We're looking into something that's supposed to help keep you healthy, but in some cases it may have a down-side, too: those sanitizers that are all over your supermarket and in drugstores.
it's possible, some experts believe, to be too clean.
our report from nbc news chief medical editor Dr. Nancy Snyderman.
Slather on sanitizer. Wipe down surfaces. Repeat.
It's become a familiar ritual in our battle against germs.
But the dirty little secret is that most germs are harmless and, in fact, many are GOOD for us.
Dr. Richard Gallo: "If you're in a normal environment and you're not exposed to germs, overuse of hand sanitizers might actually make you more susceptible to the next infection that comes along."
Dr. Samuel Friedlander says our super clean lifestyle could be partly to blame for the rise in the number of people with allergies and asthma.
Dr. Samuel Friedlander: "I view the immune system as an army and if the army doesn't have something to fight, in many cases, it will fight allergens."
Eight-year-old Olivia Osburn has allergies... so do three of her friends at school.
Recent studies give new weight to the decades-old "hygiene hypothesis"... that exposure to some germs helps our immune systems tell the difference between harmful and harmless irritants.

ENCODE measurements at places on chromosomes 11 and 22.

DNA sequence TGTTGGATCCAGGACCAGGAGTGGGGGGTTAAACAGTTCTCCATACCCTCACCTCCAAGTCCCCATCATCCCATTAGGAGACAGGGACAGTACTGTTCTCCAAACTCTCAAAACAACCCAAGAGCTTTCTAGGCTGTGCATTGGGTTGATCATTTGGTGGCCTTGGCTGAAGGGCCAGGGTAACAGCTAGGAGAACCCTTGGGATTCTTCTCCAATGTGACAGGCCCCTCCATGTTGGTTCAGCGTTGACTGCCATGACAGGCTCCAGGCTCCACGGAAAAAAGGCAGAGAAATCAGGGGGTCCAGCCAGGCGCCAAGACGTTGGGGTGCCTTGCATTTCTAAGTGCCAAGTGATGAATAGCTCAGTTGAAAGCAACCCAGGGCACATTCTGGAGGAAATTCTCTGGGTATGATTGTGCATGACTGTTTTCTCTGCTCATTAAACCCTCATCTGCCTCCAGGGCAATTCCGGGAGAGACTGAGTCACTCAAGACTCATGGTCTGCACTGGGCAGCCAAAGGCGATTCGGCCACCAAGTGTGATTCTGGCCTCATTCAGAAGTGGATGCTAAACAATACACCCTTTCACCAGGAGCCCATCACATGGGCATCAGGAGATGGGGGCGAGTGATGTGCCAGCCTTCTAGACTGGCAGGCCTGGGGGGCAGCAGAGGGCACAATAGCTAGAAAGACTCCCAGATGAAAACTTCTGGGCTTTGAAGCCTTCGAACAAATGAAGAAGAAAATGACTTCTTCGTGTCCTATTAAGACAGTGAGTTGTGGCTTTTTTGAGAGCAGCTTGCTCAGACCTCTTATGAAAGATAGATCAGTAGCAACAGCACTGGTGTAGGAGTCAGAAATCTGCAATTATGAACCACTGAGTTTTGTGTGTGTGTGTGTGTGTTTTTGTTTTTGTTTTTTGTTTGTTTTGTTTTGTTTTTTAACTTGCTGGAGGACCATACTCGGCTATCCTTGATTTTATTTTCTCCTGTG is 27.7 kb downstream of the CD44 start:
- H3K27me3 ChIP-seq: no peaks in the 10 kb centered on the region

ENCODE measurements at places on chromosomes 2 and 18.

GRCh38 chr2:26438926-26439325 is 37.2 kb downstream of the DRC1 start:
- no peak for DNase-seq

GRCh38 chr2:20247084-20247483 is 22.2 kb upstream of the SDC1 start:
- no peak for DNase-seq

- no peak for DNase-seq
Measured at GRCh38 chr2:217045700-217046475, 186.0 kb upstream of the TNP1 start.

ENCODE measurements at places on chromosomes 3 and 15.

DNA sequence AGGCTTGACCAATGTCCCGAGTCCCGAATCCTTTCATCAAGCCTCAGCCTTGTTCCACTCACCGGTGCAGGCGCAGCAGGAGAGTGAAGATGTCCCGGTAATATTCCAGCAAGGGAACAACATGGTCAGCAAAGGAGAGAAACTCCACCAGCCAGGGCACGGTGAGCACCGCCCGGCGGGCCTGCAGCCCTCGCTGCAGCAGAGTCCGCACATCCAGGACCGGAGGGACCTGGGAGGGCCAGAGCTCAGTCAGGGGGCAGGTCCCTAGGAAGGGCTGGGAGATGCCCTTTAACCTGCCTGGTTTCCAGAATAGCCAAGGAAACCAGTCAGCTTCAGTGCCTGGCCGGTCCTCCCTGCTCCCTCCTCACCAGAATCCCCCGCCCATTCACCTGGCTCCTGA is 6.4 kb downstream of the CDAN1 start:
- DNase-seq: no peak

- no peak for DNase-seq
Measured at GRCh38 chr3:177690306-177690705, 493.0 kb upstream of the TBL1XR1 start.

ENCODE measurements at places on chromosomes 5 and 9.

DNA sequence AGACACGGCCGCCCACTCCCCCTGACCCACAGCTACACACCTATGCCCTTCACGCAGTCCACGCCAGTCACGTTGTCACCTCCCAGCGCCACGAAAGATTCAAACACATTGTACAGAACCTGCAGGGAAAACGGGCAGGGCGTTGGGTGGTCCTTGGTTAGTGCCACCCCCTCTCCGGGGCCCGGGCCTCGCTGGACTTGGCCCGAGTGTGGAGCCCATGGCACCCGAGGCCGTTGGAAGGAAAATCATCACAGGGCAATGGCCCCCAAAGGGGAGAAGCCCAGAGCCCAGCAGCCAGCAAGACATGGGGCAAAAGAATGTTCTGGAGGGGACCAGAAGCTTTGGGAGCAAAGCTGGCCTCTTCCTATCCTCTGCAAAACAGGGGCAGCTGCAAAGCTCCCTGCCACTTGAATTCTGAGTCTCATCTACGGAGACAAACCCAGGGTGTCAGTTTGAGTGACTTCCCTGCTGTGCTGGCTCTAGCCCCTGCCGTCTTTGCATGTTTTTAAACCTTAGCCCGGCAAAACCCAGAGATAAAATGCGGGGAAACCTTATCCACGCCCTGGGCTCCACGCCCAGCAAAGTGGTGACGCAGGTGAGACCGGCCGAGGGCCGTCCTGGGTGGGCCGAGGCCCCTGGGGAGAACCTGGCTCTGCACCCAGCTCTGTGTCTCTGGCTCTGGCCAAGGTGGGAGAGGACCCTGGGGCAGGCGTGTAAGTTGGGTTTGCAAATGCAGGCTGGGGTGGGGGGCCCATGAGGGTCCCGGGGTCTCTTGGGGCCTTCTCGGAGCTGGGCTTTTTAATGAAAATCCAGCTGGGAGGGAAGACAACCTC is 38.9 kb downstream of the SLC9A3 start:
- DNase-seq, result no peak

This summer, researchers found Amish children raised on farms in the U-S had dramatically fewer asthma and allergy problems. The findings follow a previous study in Europe that showed kids raised on cow farms had reduced risks of allergies.
Dr. Samuel Friedlander: "there is a link between the farming community having less allergies and those people with dogs in their households at birth and those kids having less allergies as they grow up."
Experts say alcohol-based sanitizers DO have an important place in our lives... in hospitals, in public places and for those who have compromised immune systems.
Dr. Samuel Friedlander: "the key is to balance personal hygiene and public safety // and weigh that against the risks of allergic diseases."